small__4407325381“No, you don’t,” I snarled as he tossed his head and clamped his teeth around the bit.  I pushed him forward and caught the energy in my aching hands, then pointed him at a row of still-upright trees. I remembered my days of bending races in gymkhanas and pushed him on in trot weaving through about twenty young pines, turned him, then went back the same way.

I think it was Gerald Ford, the former US president, whom – it was said – couldn’t chew gum and walk at the same time. Well, this chestnut horse couldn’t lean on my hands and bend around trees at the same time, so he came back off the forehand and settled down into a reasonable trot.

“Right,” I grunted. “Now let’s see what you can do.” Putting my leg on slightly I aimed him at the first log again and to my amazement managed to keep him in a half-respectable canter. We jumped. We cantered. We jumped. We cantered. And at the end of the course we stopped and actually managed halt and immobility, albeit only for a few seconds.

“That was good, Suze,” said the Big Grin, “but a bit slow, yah?” He kicked his horse on and galloped at the first log, which his horse jumped and then carried on at top speed in a straight line out of the wood and disappeared off towards the looming fields of heather. Cantering and turning obviously weren’t in the Big Grin’s horsey repertoire.

It took the Big Grin several minutes to pull up and come back to the pack. “Er, shall we get back to the yard now?” said the leader. “Yah,” I sniggered, beginning to wonder what on earth I was doing there. We hacked back to the yard and when I dropped off the chestnut in an exhausted heap, I noticed that my hands were bleeding. No surprises there.

Late that night after we had been out to dinner in the Porsche, the Big Grin let me drive it home. Now here was a thoroughbred steed! I nursed the car carefully around the narrow lanes and opened it up on the straights, thinking that all the agonising over horses had been worth it for this drive of a lifetime.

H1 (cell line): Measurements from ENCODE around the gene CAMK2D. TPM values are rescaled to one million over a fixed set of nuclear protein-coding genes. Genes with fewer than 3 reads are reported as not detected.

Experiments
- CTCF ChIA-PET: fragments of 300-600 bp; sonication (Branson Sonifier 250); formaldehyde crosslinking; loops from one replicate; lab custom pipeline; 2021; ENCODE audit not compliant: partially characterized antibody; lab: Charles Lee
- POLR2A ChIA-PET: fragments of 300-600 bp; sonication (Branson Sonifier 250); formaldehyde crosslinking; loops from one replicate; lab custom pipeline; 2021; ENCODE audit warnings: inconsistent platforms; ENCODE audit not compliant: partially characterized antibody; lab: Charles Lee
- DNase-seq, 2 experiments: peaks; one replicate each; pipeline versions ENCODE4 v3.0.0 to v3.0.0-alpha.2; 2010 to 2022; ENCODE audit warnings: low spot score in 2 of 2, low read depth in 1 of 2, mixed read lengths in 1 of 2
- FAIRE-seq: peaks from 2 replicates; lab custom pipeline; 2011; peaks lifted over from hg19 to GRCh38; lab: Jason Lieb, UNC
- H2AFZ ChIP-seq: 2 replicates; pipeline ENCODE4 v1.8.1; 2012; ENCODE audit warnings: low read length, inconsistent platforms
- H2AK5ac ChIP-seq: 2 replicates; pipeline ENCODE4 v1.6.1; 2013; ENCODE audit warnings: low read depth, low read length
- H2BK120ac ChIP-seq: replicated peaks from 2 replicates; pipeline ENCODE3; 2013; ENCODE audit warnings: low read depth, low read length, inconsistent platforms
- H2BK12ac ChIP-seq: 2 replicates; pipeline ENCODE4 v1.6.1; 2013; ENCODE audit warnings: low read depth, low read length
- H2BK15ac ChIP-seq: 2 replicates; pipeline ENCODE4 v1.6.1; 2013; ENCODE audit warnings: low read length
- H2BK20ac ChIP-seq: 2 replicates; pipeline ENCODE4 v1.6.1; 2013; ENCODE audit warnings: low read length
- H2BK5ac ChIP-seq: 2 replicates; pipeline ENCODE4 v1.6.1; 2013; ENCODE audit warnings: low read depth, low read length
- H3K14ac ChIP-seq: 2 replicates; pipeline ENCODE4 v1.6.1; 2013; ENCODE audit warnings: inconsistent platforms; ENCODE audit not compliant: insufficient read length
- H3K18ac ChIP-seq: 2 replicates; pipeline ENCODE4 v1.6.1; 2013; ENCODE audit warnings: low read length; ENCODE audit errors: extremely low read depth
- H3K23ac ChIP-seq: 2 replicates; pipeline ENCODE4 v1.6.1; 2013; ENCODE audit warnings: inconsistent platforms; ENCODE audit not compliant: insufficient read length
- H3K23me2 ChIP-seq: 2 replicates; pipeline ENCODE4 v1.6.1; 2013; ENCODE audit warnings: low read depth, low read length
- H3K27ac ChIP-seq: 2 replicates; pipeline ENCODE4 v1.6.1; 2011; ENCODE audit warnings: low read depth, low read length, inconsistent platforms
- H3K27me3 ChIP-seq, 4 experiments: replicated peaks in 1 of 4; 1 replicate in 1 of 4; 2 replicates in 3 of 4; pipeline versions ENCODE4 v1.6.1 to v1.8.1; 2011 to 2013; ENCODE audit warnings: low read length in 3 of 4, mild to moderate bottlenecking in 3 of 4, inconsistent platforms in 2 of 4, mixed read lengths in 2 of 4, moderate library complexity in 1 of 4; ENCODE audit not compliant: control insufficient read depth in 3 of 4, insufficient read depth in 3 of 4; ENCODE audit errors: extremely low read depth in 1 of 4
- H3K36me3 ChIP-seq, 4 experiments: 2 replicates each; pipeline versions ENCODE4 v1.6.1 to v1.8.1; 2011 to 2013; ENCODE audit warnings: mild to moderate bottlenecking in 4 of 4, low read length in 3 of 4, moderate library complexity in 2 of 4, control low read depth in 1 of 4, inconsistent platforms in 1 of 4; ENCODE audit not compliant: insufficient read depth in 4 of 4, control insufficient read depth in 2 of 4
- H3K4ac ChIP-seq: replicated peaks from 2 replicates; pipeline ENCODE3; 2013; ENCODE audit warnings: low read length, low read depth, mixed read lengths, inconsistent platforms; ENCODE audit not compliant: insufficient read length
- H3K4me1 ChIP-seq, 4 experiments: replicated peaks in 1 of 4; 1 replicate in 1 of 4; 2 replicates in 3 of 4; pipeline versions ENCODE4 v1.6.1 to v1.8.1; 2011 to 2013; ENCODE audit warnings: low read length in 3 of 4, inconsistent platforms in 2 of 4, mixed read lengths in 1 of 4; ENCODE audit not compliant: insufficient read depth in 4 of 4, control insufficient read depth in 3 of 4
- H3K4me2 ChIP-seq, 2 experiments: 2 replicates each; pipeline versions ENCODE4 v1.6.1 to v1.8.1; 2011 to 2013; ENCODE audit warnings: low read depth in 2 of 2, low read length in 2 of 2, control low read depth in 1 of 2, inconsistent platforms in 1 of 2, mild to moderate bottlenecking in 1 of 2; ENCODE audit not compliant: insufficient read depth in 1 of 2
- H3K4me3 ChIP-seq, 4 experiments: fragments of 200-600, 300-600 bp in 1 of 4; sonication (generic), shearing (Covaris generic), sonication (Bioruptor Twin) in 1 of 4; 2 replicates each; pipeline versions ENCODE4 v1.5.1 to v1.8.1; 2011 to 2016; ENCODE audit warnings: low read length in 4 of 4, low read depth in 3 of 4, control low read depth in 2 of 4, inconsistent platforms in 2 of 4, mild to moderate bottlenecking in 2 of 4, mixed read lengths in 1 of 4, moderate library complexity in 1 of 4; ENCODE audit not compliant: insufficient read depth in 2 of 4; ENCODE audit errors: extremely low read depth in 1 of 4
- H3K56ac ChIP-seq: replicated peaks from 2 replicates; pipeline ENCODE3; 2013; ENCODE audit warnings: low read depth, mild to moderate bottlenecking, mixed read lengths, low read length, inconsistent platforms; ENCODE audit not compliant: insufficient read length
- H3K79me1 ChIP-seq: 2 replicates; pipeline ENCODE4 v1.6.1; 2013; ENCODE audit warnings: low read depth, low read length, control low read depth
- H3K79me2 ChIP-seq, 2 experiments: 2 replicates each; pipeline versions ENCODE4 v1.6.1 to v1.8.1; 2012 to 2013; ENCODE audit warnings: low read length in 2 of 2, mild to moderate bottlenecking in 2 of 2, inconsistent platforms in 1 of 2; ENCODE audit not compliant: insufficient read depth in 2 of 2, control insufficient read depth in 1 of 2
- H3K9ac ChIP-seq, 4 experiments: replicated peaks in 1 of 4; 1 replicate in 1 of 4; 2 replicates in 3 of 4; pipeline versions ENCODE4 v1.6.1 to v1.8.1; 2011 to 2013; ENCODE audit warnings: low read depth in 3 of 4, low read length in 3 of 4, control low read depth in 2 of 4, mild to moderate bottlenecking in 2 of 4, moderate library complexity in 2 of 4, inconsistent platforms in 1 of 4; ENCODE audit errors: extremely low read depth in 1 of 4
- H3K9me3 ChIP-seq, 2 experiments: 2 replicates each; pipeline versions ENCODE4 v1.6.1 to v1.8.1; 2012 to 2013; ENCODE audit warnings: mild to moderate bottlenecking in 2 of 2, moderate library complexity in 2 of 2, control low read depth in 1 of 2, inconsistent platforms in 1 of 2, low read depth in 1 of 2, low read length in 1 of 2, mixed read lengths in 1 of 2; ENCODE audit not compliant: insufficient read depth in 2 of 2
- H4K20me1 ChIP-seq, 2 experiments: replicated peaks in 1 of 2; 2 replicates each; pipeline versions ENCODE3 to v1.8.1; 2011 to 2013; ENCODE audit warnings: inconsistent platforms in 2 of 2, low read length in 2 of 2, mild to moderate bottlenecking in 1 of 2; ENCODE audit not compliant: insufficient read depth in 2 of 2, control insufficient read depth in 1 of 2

BOTB pony 4We arrived at the gates of the Big Grin’s parents’ “weekend cottage” and as I was in the driver’s seat I stopped and waited, expecting the Big Grin to get out, shoo away the New Forest ponies which were lurking around, and open the gate for me to drive the Porsche through.

But there he sat. Motionless.

“Er, Suze,” he said eventually, “do you think you could get rid of those ponies? You’re so good with horses, they won’t hurt you. I have a bit of a problem with them, actually.” His two rows of perfectly capped teeth Big Grinned sheepishly in the moonlight.

Now it’s worth mentioning here that New Forest ponies, though ostensibly wild, only ever give humans the odd little nip if they don’t like the brand of margarine you’ve used in the sandwiches they’re stealing from your picnic basket. Other than that, they’re as harmless as flies.

“Right,” I said, heaving myself out of the Porsche’s cockpit. I walked up to the gate and gazed at this gaggle of small ponies, saying “shoo, scoot,” clicking at them and clapping my hands. They trotted off, swishing their tails in resignation. I got back into the Porsche, drove it through, shut the gate behind us and resolved never to see the Big Grin again.

And I didn’t. Despite my youthful ignorance and fondness for Porsches, a 6’2” man afraid of a few little ponies was never going to be man enough for me.